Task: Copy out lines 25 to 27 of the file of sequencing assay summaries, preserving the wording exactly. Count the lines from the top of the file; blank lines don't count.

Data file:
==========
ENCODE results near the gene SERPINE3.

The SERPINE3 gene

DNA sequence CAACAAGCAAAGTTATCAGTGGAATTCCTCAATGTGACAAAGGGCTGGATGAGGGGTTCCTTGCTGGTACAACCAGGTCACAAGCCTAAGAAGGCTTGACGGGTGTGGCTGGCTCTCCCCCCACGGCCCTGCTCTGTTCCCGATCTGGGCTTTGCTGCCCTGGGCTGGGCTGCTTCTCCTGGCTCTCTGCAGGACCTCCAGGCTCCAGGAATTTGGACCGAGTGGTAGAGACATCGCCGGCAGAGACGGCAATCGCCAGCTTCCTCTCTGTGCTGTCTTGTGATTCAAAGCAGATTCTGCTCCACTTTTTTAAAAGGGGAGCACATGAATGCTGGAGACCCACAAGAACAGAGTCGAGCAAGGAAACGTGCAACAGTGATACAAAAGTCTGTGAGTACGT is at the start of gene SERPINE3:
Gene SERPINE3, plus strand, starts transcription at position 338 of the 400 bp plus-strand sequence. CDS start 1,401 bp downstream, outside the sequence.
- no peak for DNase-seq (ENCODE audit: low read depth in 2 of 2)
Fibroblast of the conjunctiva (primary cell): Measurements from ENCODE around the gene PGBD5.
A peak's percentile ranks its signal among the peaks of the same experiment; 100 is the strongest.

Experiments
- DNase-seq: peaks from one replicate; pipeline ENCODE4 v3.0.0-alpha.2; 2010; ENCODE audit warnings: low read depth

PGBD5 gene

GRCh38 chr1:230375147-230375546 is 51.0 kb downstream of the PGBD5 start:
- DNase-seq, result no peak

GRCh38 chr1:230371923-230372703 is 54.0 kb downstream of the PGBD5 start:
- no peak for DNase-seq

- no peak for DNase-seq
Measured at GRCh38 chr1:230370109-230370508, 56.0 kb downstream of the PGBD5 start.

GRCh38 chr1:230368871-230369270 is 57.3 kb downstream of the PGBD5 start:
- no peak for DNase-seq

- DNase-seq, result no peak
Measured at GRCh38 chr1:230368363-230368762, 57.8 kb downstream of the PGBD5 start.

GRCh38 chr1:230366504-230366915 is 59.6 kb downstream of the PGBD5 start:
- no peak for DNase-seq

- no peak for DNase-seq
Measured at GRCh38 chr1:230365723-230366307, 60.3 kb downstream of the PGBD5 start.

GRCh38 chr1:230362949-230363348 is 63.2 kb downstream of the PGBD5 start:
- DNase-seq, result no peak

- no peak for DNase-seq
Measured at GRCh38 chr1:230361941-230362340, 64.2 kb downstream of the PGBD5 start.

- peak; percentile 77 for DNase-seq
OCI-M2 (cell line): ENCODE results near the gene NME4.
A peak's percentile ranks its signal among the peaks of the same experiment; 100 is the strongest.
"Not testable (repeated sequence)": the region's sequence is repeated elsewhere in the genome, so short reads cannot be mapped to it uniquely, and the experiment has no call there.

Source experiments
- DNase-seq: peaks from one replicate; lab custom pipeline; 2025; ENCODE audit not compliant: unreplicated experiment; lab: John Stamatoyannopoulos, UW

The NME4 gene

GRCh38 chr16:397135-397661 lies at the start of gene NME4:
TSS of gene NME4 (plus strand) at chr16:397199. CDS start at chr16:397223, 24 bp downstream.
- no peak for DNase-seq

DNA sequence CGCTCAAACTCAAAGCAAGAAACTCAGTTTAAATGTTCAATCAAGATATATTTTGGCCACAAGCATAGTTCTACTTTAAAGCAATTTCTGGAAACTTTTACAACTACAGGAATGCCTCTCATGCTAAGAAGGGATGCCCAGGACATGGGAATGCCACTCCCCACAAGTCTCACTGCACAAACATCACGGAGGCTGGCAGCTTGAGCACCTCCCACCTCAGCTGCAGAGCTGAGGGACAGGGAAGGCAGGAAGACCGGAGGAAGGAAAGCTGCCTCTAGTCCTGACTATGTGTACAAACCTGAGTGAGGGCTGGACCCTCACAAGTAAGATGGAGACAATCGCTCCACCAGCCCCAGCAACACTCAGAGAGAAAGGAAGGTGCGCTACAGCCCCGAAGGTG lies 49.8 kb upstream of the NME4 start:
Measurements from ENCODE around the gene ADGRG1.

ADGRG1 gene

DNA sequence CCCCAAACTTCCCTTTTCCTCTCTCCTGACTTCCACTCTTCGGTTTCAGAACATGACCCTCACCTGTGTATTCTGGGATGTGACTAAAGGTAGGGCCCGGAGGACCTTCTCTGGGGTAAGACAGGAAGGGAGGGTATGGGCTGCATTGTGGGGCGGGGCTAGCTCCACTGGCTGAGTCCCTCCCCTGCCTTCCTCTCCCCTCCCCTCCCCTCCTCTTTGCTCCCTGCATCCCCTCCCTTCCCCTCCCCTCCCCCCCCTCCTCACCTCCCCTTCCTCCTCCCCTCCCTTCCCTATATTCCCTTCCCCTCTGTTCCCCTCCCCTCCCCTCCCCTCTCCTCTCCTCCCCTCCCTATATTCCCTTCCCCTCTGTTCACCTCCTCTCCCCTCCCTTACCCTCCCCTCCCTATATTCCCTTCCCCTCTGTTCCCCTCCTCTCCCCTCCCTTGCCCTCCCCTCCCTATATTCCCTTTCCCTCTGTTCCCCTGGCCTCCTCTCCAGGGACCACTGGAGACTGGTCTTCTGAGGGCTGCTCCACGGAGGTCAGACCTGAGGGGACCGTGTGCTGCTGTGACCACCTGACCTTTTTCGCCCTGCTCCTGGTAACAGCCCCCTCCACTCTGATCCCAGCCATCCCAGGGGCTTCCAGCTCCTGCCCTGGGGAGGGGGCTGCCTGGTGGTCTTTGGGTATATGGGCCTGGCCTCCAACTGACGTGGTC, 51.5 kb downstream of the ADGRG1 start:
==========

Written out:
GRCh38 chr1:230362949-230363348 is 63.2 kb downstream of the PGBD5 start:
- DNase-seq, result no peak

- no peak for DNase-seq